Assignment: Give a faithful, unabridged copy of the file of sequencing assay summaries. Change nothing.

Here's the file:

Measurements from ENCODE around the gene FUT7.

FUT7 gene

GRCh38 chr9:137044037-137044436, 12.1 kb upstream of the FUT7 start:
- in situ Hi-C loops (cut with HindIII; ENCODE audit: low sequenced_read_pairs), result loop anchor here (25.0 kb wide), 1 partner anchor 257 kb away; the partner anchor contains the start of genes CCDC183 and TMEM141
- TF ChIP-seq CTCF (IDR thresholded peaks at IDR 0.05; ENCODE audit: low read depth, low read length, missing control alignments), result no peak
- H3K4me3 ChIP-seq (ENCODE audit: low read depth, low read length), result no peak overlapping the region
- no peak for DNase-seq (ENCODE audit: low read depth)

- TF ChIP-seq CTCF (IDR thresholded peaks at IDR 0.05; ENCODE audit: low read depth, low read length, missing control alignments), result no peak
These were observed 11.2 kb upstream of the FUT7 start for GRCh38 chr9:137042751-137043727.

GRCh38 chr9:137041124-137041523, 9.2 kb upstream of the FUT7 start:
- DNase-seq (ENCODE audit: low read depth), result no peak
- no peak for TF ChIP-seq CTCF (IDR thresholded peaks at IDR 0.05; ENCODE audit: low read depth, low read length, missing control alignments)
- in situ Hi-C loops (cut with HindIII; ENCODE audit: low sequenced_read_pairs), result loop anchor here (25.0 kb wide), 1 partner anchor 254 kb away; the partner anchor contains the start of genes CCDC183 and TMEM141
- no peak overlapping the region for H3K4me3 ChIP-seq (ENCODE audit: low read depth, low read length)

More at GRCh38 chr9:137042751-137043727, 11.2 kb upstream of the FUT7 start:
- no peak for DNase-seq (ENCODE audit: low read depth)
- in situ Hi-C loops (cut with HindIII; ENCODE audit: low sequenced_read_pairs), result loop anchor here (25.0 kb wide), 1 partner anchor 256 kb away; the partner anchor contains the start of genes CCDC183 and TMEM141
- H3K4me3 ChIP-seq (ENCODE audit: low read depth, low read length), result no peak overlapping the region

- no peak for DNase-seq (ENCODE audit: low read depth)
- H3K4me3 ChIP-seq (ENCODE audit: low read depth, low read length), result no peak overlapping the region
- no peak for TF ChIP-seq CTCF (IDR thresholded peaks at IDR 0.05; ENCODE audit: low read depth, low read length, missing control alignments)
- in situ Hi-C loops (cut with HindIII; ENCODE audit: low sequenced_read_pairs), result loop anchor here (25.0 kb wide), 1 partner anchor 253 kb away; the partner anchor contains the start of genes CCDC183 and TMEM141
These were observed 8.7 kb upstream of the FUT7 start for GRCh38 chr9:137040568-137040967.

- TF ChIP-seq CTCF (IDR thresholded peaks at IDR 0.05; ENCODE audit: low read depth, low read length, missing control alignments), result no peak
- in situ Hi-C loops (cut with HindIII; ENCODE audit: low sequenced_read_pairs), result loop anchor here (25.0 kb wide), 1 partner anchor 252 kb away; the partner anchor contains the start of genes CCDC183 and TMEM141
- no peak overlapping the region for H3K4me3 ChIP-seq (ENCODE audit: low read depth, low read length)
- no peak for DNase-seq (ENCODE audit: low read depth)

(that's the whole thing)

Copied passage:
Measurements from ENCODE around the gene FUT7.

FUT7 gene

GRCh38 chr9:137044037-137044436, 12.1 kb upstream of the FUT7 start:
- in situ Hi-C loops (cut with HindIII; ENCODE audit: low sequenced_read_pairs), result loop anchor here (25.0 kb wide), 1 partner anchor 257 kb away; the partner anchor contains the start of genes CCDC183 and TMEM141
- TF ChIP-seq CTCF (IDR thresholded peaks at IDR 0.05; ENCODE audit: low read depth, low read length, missing control alignments), result no peak
- H3K4me3 ChIP-seq (ENCODE audit: low read depth, low read length), result no peak overlapping the region
- no peak for DNase-seq (ENCODE audit: low read depth)

- TF ChIP-seq CTCF (IDR thresholded peaks at IDR 0.05; ENCODE audit: low read depth, low read length, missing control alignments), result no peak
These were observed 11.2 kb upstream of the FUT7 start for GRCh38 chr9:137042751-137043727.

GRCh38 chr9:137041124-137041523, 9.2 kb upstream of the FUT7 start:
- DNase-seq (ENCODE audit: low read depth), result no peak
- no peak for TF ChIP-seq CTCF (IDR thresholded peaks at IDR 0.05; ENCODE audit: low read depth, low read length, missing control alignments)
- in situ Hi-C loops (cut with HindIII; ENCODE audit: low sequenced_read_pairs), result loop anchor here (25.0 kb wide), 1 partner anchor 254 kb away; the partner anchor contains the start of genes CCDC183 and TMEM141
- no peak overlapping the region for H3K4me3 ChIP-seq (ENCODE audit: low read depth, low read length)

More at GRCh38 chr9:137042751-137043727, 11.2 kb upstream of the FUT7 start:
- no peak for DNase-seq (ENCODE audit: low read depth)
- in situ Hi-C loops (cut with HindIII; ENCODE audit: low sequenced_read_pairs), result loop anchor here (25.0 kb wide), 1 partner anchor 256 kb away; the partner anchor contains the start of genes CCDC183 and TMEM141
- H3K4me3 ChIP-seq (ENCODE audit: low read depth, low read length), result no peak overlapping the region

- no peak for DNase-seq (ENCODE audit: low read depth)
- H3K4me3 ChIP-seq (ENCODE audit: low read depth, low read length), result no peak overlapping the region
- no peak for TF ChIP-seq CTCF (IDR thresholded peaks at IDR 0.05; ENCODE audit: low read depth, low read length, missing control alignments)
- in situ Hi-C loops (cut with HindIII; ENCODE audit: low sequenced_read_pairs), result loop anchor here (25.0 kb wide), 1 partner anchor 253 kb away; the partner anchor contains the start of genes CCDC183 and TMEM141
These were observed 8.7 kb upstream of the FUT7 start for GRCh38 chr9:137040568-137040967.

- TF ChIP-seq CTCF (IDR thresholded peaks at IDR 0.05; ENCODE audit: low read depth, low read length, missing control alignments), result no peak
- in situ Hi-C loops (cut with HindIII; ENCODE audit: low sequenced_read_pairs), result loop anchor here (25.0 kb wide), 1 partner anchor 252 kb away; the partner anchor contains the start of genes CCDC183 and TMEM141
- no peak overlapping the region for H3K4me3 ChIP-seq (ENCODE audit: low read depth, low read length)
- no peak for DNase-seq (ENCODE audit: low read depth)